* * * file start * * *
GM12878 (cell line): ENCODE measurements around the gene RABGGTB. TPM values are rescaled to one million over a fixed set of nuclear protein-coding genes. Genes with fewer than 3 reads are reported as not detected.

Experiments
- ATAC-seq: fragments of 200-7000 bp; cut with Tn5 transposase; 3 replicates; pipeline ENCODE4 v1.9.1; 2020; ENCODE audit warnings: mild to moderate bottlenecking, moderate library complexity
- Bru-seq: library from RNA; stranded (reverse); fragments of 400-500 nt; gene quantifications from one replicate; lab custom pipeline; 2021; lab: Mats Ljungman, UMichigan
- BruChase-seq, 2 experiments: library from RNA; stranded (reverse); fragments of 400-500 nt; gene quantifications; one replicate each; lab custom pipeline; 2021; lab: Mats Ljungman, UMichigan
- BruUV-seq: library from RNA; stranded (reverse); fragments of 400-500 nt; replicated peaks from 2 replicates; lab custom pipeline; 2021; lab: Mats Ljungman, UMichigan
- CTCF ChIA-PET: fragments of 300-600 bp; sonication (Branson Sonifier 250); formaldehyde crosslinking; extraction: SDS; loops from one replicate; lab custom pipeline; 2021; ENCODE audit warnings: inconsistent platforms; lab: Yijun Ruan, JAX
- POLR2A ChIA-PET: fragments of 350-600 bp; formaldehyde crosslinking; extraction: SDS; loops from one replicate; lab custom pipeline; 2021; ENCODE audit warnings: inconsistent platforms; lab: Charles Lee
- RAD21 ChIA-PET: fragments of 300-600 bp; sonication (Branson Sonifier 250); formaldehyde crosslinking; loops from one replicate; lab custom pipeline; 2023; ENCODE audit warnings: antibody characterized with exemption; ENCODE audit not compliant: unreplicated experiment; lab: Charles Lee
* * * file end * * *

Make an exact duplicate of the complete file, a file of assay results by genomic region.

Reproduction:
GM12878 (cell line): ENCODE measurements around the gene RABGGTB. TPM values are rescaled to one million over a fixed set of nuclear protein-coding genes. Genes with fewer than 3 reads are reported as not detected.

Experiments
- ATAC-seq: fragments of 200-7000 bp; cut with Tn5 transposase; 3 replicates; pipeline ENCODE4 v1.9.1; 2020; ENCODE audit warnings: mild to moderate bottlenecking, moderate library complexity
- Bru-seq: library from RNA; stranded (reverse); fragments of 400-500 nt; gene quantifications from one replicate; lab custom pipeline; 2021; lab: Mats Ljungman, UMichigan
- BruChase-seq, 2 experiments: library from RNA; stranded (reverse); fragments of 400-500 nt; gene quantifications; one replicate each; lab custom pipeline; 2021; lab: Mats Ljungman, UMichigan
- BruUV-seq: library from RNA; stranded (reverse); fragments of 400-500 nt; replicated peaks from 2 replicates; lab custom pipeline; 2021; lab: Mats Ljungman, UMichigan
- CTCF ChIA-PET: fragments of 300-600 bp; sonication (Branson Sonifier 250); formaldehyde crosslinking; extraction: SDS; loops from one replicate; lab custom pipeline; 2021; ENCODE audit warnings: inconsistent platforms; lab: Yijun Ruan, JAX
- POLR2A ChIA-PET: fragments of 350-600 bp; formaldehyde crosslinking; extraction: SDS; loops from one replicate; lab custom pipeline; 2021; ENCODE audit warnings: inconsistent platforms; lab: Charles Lee
- RAD21 ChIA-PET: fragments of 300-600 bp; sonication (Branson Sonifier 250); formaldehyde crosslinking; loops from one replicate; lab custom pipeline; 2023; ENCODE audit warnings: antibody characterized with exemption; ENCODE audit not compliant: unreplicated experiment; lab: Charles Lee